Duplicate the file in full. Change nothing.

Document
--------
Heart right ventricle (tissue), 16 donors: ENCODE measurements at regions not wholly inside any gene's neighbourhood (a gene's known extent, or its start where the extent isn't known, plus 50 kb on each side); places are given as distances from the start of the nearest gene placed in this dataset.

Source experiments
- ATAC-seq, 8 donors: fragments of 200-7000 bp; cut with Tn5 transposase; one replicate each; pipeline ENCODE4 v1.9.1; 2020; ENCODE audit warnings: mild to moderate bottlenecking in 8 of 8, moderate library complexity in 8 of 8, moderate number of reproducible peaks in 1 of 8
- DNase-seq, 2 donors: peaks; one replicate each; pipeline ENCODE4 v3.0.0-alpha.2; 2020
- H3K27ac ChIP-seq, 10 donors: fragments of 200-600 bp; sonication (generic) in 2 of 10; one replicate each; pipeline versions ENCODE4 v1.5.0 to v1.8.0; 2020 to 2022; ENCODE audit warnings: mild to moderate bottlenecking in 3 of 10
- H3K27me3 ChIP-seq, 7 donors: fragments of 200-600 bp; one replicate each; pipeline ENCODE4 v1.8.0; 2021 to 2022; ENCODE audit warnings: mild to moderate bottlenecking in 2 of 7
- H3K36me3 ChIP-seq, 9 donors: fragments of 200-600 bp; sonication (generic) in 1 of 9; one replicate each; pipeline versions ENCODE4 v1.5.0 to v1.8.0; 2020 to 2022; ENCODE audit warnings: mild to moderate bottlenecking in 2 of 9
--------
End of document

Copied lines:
Heart right ventricle (tissue), 16 donors: ENCODE measurements at regions not wholly inside any gene's neighbourhood (a gene's known extent, or its start where the extent isn't known, plus 50 kb on each side); places are given as distances from the start of the nearest gene placed in this dataset.

Source experiments
- ATAC-seq, 8 donors: fragments of 200-7000 bp; cut with Tn5 transposase; one replicate each; pipeline ENCODE4 v1.9.1; 2020; ENCODE audit warnings: mild to moderate bottlenecking in 8 of 8, moderate library complexity in 8 of 8, moderate number of reproducible peaks in 1 of 8
- DNase-seq, 2 donors: peaks; one replicate each; pipeline ENCODE4 v3.0.0-alpha.2; 2020
- H3K27ac ChIP-seq, 10 donors: fragments of 200-600 bp; sonication (generic) in 2 of 10; one replicate each; pipeline versions ENCODE4 v1.5.0 to v1.8.0; 2020 to 2022; ENCODE audit warnings: mild to moderate bottlenecking in 3 of 10
- H3K27me3 ChIP-seq, 7 donors: fragments of 200-600 bp; one replicate each; pipeline ENCODE4 v1.8.0; 2021 to 2022; ENCODE audit warnings: mild to moderate bottlenecking in 2 of 7
- H3K36me3 ChIP-seq, 9 donors: fragments of 200-600 bp; sonication (generic) in 1 of 9; one replicate each; pipeline versions ENCODE4 v1.5.0 to v1.8.0; 2020 to 2022; ENCODE audit warnings: mild to moderate bottlenecking in 2 of 9